Our Nation stretches from one ocean to another. This watery boundary shapes not just our landmass, but the people within it. Oceans surround us—they inspire us, employ us, and sustain us. We know that oceans are necessary for life on earth. That’s why we must treat the ocean’s resources with respect and safeguard its waters for future generations.
Each year, the President has issued a proclamation designating June as National Oceans Month. This annual tradition recognizes our incredible ocean heritage. Our oceans are home to majestic sea turtles, colorful coral reefs, and unique organisms that scientists are only beginning to understand. From the vast waters, we derive jobs, food, and recreation. National Oceans Month is an opportunity for all of us to recommit to our oceans and to ensure their health and prosperity.
Our oceans face many challenges, from ocean acidification to harmful algal blooms and more. Marine debris and other pollutants harm not just the ocean’s waters, but the creatures that struggle to survive within its depths. Illegal, unlawful, and unregulated fishing threatens fisheries around the world and the livelihoods of those who depend on the fisheries’ resilience.
This Administration has taken significant steps to better understand and respond to the challenges facing our oceans today. The National Ocean Policy provides a coordinated national framework for the federal government to take action in collaboration with communities and stakeholders. Already, we have achieved many successes. The Administration initiated the first effort to trace illegally captured fish that enter the United States. Last month, the Northeast Regional Planning Body released the Nation’s first draft regional marine plan for public comment. The development of that draft plan included tremendous public participation, demonstrating the common bond and responsibility we share for stewardship of our oceans. And, regional planning bodies around the country have launched comprehensive data portals to provide accurate and current data for decisions makers and the public. These data portals help all of us better understand our oceans and plan for their future.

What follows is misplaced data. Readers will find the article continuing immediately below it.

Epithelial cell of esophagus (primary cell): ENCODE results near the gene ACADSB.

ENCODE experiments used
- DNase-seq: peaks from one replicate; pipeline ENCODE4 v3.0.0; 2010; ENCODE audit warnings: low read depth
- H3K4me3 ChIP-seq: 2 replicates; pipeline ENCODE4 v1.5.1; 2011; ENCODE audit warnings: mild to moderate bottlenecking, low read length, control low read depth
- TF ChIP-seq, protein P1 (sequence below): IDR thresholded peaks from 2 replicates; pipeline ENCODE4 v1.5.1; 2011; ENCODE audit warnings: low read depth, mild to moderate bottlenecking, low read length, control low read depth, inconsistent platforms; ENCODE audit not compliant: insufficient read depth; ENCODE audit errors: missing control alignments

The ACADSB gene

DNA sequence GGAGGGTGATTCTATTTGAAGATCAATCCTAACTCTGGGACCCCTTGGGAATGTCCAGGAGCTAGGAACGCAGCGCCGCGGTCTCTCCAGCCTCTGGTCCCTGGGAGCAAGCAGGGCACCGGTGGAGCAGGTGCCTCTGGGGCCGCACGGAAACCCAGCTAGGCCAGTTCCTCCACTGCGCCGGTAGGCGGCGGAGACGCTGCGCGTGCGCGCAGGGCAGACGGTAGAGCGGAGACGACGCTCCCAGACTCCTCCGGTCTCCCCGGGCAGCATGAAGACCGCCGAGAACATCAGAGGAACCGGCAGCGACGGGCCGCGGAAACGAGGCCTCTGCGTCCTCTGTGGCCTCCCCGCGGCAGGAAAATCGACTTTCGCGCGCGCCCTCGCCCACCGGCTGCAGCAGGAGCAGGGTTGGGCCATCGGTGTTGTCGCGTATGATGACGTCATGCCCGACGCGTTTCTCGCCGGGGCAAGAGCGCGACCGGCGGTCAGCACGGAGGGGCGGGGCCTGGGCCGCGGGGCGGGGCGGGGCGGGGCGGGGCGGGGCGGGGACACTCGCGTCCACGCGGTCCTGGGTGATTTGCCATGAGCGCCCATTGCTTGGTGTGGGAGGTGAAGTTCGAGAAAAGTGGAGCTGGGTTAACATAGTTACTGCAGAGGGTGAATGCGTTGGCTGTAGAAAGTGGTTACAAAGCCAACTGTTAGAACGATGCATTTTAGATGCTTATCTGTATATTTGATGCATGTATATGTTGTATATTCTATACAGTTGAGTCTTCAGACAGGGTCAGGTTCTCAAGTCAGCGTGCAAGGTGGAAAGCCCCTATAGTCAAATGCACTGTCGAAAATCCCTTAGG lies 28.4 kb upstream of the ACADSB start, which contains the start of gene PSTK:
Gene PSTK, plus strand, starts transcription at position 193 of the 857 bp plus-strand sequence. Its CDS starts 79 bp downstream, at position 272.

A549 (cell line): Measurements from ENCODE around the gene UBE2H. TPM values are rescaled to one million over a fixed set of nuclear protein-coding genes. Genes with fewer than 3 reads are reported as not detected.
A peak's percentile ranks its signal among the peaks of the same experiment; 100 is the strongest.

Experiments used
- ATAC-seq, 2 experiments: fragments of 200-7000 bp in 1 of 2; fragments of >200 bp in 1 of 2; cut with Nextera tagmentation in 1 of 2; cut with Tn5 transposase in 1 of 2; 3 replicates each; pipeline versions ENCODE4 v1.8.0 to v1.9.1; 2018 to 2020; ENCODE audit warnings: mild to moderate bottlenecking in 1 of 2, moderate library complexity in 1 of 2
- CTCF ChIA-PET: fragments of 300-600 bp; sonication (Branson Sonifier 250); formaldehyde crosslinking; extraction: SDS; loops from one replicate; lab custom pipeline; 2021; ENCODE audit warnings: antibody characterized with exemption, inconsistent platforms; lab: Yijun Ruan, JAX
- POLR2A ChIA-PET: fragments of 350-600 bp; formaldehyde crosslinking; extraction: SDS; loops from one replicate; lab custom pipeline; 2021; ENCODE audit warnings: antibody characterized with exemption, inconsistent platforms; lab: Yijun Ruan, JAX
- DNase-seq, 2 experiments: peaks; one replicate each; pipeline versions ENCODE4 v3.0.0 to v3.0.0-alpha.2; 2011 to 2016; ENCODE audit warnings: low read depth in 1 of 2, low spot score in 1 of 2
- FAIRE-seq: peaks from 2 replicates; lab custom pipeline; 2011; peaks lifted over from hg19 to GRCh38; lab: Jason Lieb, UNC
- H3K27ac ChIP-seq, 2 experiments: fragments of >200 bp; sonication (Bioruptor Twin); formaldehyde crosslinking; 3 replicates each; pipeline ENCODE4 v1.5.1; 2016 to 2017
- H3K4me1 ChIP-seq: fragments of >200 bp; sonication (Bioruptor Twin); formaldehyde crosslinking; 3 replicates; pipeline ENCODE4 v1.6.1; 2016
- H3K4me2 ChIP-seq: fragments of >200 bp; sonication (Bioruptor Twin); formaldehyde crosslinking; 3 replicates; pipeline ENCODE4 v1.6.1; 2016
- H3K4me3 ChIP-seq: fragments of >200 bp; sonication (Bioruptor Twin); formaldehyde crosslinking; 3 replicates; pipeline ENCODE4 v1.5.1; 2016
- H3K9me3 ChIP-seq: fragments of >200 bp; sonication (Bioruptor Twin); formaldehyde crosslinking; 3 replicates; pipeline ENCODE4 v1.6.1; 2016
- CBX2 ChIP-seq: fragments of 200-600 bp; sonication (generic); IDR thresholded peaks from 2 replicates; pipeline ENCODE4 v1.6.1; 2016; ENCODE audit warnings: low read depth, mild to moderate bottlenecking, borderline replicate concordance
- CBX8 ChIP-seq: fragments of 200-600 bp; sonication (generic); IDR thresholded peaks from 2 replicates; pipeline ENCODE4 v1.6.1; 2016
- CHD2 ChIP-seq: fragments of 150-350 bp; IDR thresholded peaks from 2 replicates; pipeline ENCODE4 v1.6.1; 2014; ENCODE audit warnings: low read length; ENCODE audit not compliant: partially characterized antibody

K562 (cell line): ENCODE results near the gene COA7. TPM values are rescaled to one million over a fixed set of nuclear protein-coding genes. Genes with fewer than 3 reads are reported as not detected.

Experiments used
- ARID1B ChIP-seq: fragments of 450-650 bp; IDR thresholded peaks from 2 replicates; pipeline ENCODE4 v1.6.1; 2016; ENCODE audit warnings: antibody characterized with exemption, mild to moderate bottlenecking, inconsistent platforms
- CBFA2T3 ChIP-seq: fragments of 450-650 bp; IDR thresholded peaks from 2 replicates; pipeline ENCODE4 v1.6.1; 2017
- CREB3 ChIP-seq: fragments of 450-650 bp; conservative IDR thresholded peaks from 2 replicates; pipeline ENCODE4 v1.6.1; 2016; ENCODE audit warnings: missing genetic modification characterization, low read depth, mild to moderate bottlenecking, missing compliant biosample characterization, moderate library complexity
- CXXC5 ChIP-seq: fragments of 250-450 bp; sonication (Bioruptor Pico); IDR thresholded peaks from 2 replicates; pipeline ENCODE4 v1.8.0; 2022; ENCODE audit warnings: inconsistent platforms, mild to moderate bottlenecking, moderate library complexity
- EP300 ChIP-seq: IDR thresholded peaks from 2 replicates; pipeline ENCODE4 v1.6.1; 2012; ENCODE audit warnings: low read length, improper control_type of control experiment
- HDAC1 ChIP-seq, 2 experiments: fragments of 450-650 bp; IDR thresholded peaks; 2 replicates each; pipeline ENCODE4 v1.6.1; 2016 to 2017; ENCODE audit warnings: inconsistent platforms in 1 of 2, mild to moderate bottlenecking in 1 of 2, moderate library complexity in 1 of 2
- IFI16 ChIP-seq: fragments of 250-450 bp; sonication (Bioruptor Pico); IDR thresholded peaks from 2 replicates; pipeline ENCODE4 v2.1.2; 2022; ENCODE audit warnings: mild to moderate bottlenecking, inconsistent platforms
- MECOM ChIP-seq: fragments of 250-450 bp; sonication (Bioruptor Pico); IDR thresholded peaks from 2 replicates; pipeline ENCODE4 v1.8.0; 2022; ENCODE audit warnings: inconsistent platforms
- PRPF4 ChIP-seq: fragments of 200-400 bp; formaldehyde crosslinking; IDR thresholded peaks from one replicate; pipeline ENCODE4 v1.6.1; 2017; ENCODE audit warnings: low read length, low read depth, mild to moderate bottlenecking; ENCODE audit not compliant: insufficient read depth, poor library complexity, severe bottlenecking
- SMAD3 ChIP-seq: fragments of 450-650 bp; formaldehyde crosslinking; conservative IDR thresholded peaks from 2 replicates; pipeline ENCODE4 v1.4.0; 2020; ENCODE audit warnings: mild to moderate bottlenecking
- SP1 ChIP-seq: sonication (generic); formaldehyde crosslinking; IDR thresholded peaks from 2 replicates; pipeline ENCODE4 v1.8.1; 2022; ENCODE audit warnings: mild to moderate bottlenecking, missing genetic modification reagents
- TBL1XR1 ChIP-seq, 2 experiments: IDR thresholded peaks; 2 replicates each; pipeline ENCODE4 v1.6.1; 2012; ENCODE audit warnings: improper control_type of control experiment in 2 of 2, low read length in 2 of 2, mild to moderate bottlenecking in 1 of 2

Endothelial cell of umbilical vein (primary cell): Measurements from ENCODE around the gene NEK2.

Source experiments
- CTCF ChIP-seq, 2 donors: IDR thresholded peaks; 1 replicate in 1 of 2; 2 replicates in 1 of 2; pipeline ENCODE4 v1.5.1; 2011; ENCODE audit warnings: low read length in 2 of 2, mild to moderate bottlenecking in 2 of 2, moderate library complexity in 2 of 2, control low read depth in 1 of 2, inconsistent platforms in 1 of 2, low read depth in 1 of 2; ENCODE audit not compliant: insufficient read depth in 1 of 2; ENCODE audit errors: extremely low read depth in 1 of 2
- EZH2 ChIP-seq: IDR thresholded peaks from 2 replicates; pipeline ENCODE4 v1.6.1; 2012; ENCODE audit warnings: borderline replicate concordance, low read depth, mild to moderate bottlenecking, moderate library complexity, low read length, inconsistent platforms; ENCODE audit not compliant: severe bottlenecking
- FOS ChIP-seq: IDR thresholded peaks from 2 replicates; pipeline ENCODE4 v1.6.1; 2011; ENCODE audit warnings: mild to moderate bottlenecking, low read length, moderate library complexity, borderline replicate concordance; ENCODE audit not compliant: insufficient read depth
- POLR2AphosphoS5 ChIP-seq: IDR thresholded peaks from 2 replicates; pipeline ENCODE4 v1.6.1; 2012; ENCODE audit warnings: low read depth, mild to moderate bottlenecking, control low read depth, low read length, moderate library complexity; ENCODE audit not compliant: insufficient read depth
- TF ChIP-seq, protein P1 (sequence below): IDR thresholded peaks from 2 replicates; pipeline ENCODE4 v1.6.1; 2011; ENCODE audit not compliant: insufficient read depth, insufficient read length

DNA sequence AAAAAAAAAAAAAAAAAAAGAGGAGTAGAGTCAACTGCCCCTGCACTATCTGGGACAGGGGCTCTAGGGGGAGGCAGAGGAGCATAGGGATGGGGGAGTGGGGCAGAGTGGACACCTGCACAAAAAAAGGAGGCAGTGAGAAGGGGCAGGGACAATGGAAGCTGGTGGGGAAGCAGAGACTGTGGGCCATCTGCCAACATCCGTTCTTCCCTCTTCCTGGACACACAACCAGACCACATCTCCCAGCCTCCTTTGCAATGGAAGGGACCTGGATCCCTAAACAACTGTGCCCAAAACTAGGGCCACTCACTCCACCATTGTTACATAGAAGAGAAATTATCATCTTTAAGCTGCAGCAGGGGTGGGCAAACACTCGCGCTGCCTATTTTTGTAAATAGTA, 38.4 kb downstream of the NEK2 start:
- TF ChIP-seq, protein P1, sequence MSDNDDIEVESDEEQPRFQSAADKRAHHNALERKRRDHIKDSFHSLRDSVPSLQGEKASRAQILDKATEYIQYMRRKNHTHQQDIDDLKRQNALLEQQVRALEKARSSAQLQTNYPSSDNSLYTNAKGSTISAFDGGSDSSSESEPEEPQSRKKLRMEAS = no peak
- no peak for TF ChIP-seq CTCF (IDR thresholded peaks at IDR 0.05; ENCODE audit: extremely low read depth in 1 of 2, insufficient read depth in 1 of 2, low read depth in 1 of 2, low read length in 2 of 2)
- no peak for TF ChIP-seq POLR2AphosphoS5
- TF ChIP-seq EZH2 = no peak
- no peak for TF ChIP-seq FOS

From tiny turtle hatchlings to magnificent whales to humans, we all need the ocean. You can help our oceans through many acts, large and small. Share your voice by submitting comments on the Nation’s first draft regional marine plan. Shrink your carbon footprint by using public transit, turning off your lights, and turning down your heat. Reduce marine debris by joining a local beach cleanup or supporting recycling programs in your community. Support resilient fisheries by purchasing only sustainable seafood. Avoid purchasing items that exploit marine life, such as coral jewelry and turtle shell accessories. Use reusable bags instead of plastic bags, which can end up in the ocean and harm marine life.
National Oceans Month is the perfect time to take action. Honoring the ocean is honoring ourselves and our shared heritage. Together, we can ensure that our oceans thrive, today and always.
Jennifer Lee is Deputy General Counsel and Policy Advisor for the Office of Science and Technology Policy.